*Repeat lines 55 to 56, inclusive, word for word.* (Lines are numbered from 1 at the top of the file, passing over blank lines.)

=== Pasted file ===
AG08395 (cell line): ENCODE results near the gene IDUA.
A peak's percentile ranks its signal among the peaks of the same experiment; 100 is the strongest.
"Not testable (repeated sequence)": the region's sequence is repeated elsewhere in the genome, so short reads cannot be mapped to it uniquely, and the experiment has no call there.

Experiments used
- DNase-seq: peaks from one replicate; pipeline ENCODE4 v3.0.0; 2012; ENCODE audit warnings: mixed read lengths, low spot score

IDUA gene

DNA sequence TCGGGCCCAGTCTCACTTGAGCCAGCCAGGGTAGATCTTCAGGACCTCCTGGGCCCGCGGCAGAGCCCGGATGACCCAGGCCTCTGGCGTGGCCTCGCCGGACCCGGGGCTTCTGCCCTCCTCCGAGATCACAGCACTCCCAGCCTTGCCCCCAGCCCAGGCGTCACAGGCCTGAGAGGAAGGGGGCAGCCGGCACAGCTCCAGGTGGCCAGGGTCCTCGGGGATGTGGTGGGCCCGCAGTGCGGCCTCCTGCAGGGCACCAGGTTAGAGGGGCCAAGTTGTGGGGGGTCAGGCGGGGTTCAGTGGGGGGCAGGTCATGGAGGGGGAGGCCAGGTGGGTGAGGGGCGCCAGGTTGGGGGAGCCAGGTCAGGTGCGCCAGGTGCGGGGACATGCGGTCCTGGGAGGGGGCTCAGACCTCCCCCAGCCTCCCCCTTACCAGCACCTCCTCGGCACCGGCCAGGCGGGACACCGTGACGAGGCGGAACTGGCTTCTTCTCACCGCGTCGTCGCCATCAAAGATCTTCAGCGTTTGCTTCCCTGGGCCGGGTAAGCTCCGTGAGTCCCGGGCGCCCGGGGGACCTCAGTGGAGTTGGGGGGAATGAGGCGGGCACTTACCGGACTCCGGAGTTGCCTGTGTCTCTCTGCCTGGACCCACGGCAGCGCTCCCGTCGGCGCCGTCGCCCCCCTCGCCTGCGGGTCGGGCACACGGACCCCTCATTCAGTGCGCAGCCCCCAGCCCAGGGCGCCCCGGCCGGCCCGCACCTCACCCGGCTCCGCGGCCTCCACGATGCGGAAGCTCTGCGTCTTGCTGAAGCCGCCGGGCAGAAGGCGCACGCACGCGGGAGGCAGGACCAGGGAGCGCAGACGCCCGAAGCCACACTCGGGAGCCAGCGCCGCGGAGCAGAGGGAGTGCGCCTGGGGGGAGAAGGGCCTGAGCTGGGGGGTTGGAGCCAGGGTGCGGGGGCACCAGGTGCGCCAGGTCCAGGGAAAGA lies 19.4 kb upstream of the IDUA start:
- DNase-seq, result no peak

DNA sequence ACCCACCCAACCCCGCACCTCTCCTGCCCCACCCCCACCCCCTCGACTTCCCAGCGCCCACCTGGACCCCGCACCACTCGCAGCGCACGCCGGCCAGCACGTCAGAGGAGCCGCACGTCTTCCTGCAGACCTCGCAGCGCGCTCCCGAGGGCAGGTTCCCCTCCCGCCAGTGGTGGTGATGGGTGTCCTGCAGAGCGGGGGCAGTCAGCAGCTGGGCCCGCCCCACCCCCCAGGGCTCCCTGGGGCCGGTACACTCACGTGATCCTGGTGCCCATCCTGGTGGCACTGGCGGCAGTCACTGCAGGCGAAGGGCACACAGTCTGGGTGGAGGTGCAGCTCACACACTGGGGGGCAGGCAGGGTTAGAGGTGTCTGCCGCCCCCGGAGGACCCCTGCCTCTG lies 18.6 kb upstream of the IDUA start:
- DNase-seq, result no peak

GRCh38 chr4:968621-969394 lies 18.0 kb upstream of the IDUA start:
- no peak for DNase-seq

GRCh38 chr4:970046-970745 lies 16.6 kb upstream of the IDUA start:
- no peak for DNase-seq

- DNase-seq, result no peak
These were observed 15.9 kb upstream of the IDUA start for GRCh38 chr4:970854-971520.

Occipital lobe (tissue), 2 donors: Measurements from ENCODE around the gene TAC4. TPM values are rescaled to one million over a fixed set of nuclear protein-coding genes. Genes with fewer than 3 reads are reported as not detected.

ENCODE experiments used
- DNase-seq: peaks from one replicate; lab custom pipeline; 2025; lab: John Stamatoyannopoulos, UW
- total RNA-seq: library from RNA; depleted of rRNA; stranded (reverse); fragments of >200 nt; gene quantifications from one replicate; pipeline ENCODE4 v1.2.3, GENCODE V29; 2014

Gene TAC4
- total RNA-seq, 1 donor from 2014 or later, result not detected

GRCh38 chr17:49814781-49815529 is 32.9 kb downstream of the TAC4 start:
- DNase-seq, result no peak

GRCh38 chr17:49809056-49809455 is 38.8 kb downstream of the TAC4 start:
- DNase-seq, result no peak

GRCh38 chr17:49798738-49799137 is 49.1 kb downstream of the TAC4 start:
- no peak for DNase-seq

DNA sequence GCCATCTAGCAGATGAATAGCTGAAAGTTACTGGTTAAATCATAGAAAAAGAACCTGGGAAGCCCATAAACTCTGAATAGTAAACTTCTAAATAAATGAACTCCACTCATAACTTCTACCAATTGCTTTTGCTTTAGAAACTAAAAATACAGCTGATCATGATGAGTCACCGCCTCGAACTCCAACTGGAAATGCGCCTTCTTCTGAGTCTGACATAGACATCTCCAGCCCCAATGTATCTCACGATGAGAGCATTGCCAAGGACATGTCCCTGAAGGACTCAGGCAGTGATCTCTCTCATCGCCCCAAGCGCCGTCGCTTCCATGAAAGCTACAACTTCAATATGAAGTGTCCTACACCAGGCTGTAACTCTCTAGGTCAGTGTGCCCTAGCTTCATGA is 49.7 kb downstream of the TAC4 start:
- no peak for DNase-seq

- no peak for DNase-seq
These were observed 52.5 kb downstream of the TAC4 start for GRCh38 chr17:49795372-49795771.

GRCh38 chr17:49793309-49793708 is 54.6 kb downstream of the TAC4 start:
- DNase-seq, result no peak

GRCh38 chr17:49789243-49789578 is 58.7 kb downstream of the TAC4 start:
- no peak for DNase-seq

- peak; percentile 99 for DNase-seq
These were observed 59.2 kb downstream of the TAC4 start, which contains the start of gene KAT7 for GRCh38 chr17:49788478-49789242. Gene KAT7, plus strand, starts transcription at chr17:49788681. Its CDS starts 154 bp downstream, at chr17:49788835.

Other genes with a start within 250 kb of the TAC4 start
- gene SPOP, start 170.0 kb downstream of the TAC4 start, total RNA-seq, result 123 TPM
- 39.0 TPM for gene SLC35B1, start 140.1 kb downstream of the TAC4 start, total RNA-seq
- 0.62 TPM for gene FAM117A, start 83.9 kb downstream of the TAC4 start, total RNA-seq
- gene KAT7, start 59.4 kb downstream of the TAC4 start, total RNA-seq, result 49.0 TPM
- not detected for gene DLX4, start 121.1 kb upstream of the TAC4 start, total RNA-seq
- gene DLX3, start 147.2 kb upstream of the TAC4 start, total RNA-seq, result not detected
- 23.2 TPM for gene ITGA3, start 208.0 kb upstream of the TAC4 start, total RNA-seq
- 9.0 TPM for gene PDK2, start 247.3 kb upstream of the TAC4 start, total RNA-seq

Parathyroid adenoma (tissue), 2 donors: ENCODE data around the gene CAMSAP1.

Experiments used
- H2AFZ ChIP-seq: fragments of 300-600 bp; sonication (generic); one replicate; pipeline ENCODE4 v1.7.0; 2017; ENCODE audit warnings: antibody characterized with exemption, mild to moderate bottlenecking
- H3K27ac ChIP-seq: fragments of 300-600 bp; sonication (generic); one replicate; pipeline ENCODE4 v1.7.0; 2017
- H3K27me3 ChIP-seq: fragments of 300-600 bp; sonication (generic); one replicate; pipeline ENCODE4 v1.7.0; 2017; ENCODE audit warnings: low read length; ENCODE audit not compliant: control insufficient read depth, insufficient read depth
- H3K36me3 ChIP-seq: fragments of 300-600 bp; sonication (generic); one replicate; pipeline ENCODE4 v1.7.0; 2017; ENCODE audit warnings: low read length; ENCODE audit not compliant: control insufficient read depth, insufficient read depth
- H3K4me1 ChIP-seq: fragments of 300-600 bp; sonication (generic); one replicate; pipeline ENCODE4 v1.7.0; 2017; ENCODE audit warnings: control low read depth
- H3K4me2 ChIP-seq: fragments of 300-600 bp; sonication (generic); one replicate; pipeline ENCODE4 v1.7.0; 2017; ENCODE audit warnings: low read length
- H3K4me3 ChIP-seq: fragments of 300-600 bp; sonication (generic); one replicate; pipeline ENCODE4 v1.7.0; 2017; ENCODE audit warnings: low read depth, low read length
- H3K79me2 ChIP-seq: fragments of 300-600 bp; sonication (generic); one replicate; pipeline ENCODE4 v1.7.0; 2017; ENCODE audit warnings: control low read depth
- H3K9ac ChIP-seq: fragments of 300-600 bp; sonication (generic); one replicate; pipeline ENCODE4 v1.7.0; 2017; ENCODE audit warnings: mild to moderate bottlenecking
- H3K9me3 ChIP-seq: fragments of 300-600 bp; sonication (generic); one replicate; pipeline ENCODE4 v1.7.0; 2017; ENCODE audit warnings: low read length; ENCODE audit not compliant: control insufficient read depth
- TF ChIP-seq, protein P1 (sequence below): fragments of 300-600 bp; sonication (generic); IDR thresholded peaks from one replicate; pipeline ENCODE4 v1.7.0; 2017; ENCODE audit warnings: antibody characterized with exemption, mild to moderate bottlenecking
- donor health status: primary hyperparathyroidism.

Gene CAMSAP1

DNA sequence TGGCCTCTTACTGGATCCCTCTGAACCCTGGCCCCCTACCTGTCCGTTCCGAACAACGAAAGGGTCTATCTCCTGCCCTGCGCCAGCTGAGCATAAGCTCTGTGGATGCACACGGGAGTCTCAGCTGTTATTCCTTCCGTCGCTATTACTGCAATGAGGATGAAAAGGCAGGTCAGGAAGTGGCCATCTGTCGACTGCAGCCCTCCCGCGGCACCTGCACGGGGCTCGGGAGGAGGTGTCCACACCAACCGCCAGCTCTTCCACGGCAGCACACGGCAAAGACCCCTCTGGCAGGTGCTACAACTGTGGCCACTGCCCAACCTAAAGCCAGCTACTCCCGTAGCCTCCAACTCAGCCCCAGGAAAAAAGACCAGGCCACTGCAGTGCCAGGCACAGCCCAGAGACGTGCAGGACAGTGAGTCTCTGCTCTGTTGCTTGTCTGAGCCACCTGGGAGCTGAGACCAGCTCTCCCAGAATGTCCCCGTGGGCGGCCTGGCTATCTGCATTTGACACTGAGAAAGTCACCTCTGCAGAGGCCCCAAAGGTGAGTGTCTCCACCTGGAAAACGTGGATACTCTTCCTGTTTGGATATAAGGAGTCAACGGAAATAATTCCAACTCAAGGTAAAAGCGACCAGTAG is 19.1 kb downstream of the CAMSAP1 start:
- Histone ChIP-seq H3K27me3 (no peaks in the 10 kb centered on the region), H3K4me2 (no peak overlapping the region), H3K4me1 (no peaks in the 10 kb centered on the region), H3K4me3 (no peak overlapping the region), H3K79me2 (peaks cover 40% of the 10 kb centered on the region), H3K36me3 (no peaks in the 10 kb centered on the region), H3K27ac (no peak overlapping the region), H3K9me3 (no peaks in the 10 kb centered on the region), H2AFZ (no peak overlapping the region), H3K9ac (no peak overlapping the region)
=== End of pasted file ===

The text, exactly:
- H3K4me2 ChIP-seq: fragments of 300-600 bp; sonication (generic); one replicate; pipeline ENCODE4 v1.7.0; 2017; ENCODE audit warnings: low read length
- H3K4me3 ChIP-seq: fragments of 300-600 bp; sonication (generic); one replicate; pipeline ENCODE4 v1.7.0; 2017; ENCODE audit warnings: low read depth, low read length